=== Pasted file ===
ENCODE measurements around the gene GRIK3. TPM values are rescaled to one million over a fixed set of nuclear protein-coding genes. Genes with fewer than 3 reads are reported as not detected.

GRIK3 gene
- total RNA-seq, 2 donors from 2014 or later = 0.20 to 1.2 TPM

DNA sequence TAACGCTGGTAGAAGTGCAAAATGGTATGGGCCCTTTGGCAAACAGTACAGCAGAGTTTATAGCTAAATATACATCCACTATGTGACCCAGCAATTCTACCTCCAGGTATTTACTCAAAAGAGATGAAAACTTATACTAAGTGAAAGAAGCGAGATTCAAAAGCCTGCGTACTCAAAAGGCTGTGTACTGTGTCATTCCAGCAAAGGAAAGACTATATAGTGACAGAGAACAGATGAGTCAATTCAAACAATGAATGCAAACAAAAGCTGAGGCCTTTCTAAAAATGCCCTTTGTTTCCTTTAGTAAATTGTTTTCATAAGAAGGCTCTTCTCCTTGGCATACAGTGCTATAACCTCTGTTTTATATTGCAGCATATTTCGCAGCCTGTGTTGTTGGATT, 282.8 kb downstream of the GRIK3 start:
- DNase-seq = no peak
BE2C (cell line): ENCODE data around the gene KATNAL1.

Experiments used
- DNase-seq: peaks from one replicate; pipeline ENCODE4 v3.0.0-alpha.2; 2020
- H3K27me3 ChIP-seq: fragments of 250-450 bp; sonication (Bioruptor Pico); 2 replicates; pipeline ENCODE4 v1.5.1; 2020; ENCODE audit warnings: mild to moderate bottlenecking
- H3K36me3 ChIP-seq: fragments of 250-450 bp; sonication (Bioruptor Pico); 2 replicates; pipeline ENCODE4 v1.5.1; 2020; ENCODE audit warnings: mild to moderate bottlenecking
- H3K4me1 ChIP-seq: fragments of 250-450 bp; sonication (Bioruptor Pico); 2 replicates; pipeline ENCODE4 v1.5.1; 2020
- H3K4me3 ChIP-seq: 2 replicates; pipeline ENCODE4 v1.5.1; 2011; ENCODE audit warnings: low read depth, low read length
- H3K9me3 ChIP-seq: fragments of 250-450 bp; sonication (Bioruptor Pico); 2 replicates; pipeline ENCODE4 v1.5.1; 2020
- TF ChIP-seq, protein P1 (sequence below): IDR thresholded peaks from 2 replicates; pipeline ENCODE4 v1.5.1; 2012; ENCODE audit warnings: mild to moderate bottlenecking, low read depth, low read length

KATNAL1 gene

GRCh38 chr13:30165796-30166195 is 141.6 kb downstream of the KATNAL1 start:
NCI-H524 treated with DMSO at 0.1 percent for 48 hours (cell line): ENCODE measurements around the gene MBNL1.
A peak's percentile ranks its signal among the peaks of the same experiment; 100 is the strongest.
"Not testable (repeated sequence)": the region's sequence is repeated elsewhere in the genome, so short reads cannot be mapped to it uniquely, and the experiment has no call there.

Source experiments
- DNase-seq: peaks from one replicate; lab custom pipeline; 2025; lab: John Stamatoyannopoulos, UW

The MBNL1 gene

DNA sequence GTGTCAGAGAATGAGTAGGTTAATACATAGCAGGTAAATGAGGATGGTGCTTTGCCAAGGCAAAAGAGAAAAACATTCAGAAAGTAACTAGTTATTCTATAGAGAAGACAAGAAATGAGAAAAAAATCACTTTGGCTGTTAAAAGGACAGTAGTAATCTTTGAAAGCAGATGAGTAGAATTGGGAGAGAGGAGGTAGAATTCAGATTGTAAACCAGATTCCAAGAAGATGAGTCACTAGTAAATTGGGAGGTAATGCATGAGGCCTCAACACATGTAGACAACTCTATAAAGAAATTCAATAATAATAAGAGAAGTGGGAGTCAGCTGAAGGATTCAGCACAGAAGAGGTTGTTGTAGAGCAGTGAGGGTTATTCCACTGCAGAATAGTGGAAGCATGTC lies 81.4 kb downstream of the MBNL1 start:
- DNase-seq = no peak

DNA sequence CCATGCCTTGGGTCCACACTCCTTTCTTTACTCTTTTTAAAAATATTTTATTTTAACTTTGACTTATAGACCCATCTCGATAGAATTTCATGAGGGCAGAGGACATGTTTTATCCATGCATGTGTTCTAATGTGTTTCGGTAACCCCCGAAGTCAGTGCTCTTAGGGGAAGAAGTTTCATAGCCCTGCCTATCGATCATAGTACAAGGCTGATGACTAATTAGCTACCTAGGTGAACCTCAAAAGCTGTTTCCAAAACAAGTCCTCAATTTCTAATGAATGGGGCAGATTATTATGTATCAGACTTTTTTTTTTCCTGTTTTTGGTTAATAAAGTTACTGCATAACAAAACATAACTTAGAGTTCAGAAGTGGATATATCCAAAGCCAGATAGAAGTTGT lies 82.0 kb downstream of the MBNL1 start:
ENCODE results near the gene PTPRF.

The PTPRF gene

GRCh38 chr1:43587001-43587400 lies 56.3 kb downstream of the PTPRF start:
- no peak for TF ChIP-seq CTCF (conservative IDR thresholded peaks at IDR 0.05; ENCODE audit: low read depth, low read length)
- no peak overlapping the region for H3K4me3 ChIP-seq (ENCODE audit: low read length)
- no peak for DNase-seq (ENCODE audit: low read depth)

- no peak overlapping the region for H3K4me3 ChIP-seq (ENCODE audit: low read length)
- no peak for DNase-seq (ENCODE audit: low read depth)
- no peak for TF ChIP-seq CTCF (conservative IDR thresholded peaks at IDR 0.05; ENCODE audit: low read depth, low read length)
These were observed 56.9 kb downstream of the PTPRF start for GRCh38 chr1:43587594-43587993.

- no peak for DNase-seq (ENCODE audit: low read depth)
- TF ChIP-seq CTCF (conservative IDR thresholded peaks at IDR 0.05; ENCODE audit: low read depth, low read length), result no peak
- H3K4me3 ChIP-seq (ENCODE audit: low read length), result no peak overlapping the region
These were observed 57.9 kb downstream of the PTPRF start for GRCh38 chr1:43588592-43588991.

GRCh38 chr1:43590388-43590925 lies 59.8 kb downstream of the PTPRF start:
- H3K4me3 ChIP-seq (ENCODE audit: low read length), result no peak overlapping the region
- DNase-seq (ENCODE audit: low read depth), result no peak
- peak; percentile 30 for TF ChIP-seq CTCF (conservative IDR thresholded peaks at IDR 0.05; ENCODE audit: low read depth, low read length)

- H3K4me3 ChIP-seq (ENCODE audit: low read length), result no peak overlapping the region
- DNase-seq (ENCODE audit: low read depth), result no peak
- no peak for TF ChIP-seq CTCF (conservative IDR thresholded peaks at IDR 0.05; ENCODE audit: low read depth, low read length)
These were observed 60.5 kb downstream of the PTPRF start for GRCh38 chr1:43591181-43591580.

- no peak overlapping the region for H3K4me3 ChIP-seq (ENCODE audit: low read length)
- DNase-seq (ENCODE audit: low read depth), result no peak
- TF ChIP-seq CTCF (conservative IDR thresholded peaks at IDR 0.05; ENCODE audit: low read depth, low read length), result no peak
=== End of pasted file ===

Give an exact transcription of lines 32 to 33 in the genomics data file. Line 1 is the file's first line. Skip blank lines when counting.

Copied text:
- no peak overlapping the region for H3K4me3 ChIP-seq (ENCODE audit: low read length)
- no peak for DNase-seq (ENCODE audit: low read depth)